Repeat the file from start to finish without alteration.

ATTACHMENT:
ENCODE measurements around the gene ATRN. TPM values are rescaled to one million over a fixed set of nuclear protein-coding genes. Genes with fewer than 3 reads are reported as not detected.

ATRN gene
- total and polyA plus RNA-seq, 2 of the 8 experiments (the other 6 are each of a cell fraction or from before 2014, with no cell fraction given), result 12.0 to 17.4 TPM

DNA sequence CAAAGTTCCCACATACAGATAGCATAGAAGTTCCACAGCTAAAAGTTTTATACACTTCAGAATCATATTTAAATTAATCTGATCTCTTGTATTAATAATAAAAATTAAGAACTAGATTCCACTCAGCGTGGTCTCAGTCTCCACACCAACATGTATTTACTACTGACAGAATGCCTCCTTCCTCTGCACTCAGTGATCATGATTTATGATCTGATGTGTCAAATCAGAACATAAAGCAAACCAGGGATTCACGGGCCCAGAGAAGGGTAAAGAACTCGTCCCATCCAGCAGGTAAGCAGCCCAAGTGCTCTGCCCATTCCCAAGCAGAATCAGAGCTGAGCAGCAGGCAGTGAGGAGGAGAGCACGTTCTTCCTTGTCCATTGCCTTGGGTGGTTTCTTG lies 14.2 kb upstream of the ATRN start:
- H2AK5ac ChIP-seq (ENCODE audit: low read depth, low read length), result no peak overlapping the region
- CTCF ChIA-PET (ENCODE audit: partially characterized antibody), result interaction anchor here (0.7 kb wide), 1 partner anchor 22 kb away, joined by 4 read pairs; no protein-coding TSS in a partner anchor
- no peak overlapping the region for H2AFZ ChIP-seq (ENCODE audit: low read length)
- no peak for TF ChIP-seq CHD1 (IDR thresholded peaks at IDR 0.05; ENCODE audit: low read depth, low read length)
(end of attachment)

ENCODE measurements around the gene ATRN. TPM values are rescaled to one million over a fixed set of nuclear protein-coding genes. Genes with fewer than 3 reads are reported as not detected.

ATRN gene
- total and polyA plus RNA-seq, 2 of the 8 experiments (the other 6 are each of a cell fraction or from before 2014, with no cell fraction given), result 12.0 to 17.4 TPM

DNA sequence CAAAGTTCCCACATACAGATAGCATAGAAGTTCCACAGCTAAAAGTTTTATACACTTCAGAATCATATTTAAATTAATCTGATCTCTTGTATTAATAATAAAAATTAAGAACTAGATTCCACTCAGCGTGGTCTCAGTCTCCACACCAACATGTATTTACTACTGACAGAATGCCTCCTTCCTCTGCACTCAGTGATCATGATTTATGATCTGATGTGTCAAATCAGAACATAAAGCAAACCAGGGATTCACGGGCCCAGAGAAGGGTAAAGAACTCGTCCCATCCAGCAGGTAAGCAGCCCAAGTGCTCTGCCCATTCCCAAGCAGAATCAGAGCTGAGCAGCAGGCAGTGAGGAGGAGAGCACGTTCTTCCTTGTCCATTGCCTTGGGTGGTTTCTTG lies 14.2 kb upstream of the ATRN start:
- H2AK5ac ChIP-seq (ENCODE audit: low read depth, low read length), result no peak overlapping the region
- CTCF ChIA-PET (ENCODE audit: partially characterized antibody), result interaction anchor here (0.7 kb wide), 1 partner anchor 22 kb away, joined by 4 read pairs; no protein-coding TSS in a partner anchor
- no peak overlapping the region for H2AFZ ChIP-seq (ENCODE audit: low read length)
- no peak for TF ChIP-seq CHD1 (IDR thresholded peaks at IDR 0.05; ENCODE audit: low read depth, low read length)